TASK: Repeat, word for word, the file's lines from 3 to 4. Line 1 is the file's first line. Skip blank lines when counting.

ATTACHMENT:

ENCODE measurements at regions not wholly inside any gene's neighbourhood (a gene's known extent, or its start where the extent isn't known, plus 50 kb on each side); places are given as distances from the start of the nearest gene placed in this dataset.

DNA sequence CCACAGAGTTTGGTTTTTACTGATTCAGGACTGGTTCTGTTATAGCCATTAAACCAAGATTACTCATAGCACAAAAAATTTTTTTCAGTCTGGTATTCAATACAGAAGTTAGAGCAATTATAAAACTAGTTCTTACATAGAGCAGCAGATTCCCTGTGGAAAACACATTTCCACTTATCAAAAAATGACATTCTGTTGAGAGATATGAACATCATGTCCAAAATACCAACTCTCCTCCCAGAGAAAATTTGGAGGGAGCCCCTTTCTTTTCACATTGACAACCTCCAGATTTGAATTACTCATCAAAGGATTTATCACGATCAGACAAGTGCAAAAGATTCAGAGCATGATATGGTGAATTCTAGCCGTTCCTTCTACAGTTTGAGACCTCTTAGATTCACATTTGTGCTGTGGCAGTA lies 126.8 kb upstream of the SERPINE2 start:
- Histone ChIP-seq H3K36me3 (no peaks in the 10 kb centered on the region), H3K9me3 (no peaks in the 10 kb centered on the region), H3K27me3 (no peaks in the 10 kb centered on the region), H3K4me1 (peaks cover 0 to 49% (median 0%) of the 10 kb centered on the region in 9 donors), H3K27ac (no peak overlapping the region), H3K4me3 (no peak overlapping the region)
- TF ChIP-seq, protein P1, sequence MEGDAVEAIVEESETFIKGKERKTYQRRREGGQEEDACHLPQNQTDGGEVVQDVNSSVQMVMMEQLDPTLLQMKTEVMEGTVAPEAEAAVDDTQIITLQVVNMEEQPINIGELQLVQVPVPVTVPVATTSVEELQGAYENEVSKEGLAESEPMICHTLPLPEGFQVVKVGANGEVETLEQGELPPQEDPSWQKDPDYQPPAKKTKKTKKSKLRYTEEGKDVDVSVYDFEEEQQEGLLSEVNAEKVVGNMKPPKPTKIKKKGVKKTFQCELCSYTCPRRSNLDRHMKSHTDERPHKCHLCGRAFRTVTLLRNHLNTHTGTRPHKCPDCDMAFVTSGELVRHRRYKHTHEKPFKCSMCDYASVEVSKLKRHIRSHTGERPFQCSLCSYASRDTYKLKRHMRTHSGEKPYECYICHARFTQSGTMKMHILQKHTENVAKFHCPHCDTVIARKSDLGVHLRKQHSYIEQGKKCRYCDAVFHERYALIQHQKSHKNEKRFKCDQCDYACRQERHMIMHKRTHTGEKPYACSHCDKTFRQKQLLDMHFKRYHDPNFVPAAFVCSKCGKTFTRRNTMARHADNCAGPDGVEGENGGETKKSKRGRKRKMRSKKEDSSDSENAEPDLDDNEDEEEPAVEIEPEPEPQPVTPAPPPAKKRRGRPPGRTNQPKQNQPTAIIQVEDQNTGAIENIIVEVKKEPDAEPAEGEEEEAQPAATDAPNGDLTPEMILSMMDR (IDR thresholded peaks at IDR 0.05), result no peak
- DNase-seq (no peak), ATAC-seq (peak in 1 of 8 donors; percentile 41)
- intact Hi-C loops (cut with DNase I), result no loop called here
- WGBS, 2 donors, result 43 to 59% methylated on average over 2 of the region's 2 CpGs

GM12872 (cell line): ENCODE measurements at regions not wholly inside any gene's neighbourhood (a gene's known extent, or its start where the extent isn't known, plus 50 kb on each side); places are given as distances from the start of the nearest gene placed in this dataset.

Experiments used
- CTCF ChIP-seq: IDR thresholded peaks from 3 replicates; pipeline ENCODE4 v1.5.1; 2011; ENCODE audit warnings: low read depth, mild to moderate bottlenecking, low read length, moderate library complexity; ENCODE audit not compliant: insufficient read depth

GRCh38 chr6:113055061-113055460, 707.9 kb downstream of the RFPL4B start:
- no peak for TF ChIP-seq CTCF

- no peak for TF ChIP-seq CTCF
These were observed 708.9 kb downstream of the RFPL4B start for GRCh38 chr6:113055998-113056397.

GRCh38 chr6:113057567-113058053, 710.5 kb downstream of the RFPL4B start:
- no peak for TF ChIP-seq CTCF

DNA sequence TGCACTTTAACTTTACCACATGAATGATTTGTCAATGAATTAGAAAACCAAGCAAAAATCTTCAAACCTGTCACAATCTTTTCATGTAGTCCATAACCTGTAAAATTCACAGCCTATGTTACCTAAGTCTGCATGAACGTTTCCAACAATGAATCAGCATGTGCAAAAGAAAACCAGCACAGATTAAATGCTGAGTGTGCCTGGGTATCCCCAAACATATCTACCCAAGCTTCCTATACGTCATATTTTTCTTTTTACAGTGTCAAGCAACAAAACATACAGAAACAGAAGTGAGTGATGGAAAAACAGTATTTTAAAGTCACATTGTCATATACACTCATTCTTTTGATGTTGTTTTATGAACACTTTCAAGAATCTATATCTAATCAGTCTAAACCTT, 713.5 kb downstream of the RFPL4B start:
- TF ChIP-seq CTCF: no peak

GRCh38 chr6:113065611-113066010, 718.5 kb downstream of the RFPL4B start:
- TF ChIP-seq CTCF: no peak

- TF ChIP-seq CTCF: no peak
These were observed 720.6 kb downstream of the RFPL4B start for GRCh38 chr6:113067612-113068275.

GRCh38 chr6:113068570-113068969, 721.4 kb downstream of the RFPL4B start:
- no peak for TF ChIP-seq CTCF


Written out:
- Histone ChIP-seq H3K36me3 (no peaks in the 10 kb centered on the region), H3K9me3 (no peaks in the 10 kb centered on the region), H3K27me3 (no peaks in the 10 kb centered on the region), H3K4me1 (peaks cover 0 to 49% (median 0%) of the 10 kb centered on the region in 9 donors), H3K27ac (no peak overlapping the region), H3K4me3 (no peak overlapping the region)
- TF ChIP-seq, protein P1, sequence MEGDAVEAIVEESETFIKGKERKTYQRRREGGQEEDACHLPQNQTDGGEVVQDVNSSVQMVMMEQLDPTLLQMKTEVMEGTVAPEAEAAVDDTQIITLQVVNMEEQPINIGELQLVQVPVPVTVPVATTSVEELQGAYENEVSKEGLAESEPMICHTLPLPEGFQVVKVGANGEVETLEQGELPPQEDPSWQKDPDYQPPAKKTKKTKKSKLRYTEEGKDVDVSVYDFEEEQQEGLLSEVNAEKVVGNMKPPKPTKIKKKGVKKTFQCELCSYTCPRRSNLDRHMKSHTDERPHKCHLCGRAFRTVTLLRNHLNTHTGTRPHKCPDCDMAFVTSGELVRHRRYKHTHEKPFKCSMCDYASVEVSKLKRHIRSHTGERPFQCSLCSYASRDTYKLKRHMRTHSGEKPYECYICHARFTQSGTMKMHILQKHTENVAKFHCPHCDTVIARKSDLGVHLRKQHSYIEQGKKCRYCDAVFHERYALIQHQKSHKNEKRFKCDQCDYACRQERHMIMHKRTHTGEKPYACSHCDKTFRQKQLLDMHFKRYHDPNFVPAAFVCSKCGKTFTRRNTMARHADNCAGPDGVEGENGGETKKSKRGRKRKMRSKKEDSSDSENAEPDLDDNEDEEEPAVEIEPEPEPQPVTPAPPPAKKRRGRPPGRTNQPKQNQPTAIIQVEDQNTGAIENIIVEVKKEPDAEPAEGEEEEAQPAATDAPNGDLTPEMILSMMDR (IDR thresholded peaks at IDR 0.05), result no peak